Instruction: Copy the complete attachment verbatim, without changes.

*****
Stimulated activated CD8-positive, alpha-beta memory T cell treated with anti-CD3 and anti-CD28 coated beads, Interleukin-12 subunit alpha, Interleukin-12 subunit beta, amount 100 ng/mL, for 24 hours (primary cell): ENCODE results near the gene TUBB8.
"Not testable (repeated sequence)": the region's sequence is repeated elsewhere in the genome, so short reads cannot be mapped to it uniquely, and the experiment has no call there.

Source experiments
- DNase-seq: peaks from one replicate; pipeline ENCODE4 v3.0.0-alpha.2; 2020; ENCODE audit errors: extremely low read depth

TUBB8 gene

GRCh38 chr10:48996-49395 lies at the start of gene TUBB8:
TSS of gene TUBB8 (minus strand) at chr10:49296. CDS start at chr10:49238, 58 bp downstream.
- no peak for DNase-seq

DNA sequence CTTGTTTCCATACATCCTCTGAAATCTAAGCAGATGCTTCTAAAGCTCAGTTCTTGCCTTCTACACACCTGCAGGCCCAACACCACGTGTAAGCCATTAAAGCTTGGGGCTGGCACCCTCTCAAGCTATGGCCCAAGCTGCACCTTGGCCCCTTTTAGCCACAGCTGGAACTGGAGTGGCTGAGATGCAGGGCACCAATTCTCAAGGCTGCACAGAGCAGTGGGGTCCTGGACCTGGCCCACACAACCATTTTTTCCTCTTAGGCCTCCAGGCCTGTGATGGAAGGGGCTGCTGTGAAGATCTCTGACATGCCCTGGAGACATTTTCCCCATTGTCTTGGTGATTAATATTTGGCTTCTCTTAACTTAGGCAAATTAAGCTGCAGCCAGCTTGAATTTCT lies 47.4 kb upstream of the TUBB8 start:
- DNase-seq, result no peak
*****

Stimulated activated CD8-positive, alpha-beta memory T cell treated with anti-CD3 and anti-CD28 coated beads, Interleukin-12 subunit alpha, Interleukin-12 subunit beta, amount 100 ng/mL, for 24 hours (primary cell): ENCODE results near the gene TUBB8.
"Not testable (repeated sequence)": the region's sequence is repeated elsewhere in the genome, so short reads cannot be mapped to it uniquely, and the experiment has no call there.

Source experiments
- DNase-seq: peaks from one replicate; pipeline ENCODE4 v3.0.0-alpha.2; 2020; ENCODE audit errors: extremely low read depth

TUBB8 gene

GRCh38 chr10:48996-49395 lies at the start of gene TUBB8:
TSS of gene TUBB8 (minus strand) at chr10:49296. CDS start at chr10:49238, 58 bp downstream.
- no peak for DNase-seq

DNA sequence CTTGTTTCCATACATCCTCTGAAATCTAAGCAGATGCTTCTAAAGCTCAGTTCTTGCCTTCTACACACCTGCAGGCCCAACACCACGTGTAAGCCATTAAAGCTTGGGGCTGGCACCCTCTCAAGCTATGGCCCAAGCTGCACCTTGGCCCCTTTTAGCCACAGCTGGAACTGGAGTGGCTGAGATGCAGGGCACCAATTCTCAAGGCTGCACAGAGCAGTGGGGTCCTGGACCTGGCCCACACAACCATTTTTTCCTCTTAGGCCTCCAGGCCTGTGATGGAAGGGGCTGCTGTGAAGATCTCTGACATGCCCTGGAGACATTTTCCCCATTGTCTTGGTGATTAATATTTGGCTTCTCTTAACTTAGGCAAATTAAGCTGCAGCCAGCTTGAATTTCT lies 47.4 kb upstream of the TUBB8 start:
- DNase-seq, result no peak